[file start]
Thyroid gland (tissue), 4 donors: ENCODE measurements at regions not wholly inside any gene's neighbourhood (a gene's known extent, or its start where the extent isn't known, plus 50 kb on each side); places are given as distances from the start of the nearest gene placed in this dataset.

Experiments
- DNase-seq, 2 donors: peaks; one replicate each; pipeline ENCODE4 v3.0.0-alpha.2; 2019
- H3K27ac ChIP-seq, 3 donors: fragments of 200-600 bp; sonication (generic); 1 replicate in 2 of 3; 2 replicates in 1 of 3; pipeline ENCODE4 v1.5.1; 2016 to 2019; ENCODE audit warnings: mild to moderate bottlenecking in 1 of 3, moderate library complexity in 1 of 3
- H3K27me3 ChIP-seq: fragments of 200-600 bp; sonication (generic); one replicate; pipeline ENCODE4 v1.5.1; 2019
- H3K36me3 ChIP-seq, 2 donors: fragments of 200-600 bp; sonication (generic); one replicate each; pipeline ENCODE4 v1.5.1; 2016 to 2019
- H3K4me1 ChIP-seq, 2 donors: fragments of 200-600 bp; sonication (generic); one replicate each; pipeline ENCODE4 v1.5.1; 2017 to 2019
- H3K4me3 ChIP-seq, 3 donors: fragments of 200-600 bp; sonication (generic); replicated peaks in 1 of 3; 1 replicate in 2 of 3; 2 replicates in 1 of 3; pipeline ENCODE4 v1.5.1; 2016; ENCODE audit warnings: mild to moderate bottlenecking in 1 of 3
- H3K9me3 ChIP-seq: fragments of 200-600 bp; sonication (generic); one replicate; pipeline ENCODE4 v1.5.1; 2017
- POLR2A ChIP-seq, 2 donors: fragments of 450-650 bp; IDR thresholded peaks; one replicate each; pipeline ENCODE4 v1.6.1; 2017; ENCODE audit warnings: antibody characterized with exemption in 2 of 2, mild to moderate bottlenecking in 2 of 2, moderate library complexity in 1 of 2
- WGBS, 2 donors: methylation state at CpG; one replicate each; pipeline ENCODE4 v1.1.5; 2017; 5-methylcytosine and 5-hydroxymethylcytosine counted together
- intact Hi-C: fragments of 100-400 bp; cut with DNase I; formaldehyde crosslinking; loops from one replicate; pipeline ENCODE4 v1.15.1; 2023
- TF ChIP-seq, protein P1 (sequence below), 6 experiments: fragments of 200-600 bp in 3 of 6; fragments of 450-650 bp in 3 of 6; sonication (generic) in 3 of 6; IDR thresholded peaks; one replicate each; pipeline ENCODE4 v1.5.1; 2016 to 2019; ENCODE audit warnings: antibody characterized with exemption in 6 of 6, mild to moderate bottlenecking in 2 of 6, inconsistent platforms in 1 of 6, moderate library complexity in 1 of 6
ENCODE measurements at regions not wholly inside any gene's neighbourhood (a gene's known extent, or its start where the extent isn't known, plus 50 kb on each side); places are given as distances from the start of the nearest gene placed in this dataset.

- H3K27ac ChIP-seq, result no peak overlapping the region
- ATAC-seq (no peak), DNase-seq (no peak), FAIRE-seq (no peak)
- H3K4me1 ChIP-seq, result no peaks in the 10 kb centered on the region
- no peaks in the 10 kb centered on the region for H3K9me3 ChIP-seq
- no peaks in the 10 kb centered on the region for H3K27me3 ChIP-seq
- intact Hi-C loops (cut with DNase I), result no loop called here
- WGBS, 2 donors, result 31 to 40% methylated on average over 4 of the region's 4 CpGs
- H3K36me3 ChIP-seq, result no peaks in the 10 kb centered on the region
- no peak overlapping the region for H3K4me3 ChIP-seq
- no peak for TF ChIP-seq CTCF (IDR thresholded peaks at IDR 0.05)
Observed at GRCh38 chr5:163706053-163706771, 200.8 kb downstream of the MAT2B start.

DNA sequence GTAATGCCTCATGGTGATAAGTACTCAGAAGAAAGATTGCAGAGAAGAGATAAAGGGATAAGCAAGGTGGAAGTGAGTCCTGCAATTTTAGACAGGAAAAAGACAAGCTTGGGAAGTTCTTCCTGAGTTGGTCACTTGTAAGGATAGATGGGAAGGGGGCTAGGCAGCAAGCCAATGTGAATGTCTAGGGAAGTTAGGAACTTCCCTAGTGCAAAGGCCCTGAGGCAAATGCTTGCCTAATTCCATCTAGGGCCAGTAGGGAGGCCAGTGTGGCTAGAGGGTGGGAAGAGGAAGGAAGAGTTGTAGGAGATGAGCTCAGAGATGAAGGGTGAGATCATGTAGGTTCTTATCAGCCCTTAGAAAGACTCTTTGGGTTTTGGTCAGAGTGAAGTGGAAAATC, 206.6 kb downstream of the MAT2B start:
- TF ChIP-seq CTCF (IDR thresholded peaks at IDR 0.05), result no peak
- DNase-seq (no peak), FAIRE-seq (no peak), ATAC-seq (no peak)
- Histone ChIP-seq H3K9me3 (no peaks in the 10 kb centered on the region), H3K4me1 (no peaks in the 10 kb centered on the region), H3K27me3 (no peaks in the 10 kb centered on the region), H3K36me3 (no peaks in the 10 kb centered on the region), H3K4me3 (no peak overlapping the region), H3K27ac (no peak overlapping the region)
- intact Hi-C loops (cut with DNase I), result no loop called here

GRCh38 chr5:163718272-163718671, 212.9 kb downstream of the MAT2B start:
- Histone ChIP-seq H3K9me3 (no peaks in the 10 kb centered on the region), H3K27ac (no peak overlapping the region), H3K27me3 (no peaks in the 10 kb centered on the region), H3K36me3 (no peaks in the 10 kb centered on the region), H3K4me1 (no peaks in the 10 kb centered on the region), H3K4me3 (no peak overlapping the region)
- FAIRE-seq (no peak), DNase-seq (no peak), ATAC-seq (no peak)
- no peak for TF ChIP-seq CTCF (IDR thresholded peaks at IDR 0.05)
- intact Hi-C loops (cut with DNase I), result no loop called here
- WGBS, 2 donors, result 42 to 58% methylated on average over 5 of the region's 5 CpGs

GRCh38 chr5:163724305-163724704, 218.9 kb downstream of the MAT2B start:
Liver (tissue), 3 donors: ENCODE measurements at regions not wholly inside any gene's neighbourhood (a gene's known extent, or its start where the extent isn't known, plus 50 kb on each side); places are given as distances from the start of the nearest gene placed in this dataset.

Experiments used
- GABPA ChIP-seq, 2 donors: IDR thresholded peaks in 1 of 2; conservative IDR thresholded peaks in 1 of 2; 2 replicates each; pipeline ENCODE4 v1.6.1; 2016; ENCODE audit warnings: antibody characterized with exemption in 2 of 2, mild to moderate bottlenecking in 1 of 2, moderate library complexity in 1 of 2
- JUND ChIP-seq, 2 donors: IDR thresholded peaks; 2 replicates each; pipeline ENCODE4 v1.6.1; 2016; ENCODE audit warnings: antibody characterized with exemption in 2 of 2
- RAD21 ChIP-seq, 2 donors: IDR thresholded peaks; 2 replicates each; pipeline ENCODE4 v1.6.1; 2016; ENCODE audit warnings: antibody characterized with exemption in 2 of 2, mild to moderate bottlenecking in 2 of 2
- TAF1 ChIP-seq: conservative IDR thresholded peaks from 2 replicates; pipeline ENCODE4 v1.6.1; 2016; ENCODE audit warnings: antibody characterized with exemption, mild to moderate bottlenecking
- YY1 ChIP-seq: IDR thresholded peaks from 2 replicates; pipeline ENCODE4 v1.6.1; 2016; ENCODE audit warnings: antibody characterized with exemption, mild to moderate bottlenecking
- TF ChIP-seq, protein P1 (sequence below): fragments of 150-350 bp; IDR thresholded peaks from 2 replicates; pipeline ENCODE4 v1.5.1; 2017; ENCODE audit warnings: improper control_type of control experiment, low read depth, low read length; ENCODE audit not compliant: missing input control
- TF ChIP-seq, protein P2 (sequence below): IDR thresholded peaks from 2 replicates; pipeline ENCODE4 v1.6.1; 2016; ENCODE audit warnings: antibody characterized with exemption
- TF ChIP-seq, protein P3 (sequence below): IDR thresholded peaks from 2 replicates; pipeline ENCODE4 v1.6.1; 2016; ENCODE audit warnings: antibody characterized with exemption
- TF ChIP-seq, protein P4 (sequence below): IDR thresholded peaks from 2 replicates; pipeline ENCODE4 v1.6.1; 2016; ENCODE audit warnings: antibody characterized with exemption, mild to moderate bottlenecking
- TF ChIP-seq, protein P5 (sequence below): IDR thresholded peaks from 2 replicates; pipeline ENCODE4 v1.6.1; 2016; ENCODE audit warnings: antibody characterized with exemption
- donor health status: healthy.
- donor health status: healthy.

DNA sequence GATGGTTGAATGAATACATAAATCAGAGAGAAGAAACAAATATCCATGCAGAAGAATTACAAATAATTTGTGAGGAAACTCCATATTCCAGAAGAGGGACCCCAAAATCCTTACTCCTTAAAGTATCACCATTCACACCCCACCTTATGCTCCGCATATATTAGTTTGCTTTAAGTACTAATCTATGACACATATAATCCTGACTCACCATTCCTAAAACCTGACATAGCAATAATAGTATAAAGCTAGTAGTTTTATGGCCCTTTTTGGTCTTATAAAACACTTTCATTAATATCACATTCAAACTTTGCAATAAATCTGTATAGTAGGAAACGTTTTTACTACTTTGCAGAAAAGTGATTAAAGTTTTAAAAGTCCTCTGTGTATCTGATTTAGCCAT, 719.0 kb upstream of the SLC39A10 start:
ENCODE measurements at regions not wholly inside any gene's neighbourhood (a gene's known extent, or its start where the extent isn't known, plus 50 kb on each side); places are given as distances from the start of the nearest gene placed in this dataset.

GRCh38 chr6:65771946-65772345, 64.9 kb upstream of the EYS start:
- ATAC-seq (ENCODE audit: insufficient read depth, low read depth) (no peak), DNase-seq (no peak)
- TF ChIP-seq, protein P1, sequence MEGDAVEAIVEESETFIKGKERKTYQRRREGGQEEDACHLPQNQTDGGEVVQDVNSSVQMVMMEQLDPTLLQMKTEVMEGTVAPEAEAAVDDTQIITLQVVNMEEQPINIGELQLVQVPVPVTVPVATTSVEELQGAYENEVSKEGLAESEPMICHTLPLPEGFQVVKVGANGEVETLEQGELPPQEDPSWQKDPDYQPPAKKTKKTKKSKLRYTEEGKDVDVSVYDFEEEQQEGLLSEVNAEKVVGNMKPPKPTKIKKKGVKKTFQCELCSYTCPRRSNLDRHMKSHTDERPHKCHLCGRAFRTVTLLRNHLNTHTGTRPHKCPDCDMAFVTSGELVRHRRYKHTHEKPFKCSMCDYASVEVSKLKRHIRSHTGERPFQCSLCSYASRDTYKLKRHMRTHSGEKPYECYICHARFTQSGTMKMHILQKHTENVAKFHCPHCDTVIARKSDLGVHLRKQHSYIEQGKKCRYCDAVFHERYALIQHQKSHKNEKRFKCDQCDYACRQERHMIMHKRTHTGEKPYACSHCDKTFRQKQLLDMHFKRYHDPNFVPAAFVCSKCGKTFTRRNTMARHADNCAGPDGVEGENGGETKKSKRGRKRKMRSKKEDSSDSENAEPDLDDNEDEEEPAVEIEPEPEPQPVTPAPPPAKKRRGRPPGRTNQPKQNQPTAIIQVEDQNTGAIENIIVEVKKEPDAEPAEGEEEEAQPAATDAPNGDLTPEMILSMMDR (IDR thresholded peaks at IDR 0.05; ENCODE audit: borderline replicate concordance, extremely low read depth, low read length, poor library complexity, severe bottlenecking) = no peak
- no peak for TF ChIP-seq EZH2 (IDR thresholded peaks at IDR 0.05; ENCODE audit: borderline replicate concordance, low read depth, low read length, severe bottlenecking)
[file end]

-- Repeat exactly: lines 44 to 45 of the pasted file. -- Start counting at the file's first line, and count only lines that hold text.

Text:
- YY1 ChIP-seq: IDR thresholded peaks from 2 replicates; pipeline ENCODE4 v1.6.1; 2016; ENCODE audit warnings: antibody characterized with exemption, mild to moderate bottlenecking
- TF ChIP-seq, protein P1 (sequence below): fragments of 150-350 bp; IDR thresholded peaks from 2 replicates; pipeline ENCODE4 v1.5.1; 2017; ENCODE audit warnings: improper control_type of control experiment, low read depth, low read length; ENCODE audit not compliant: missing input control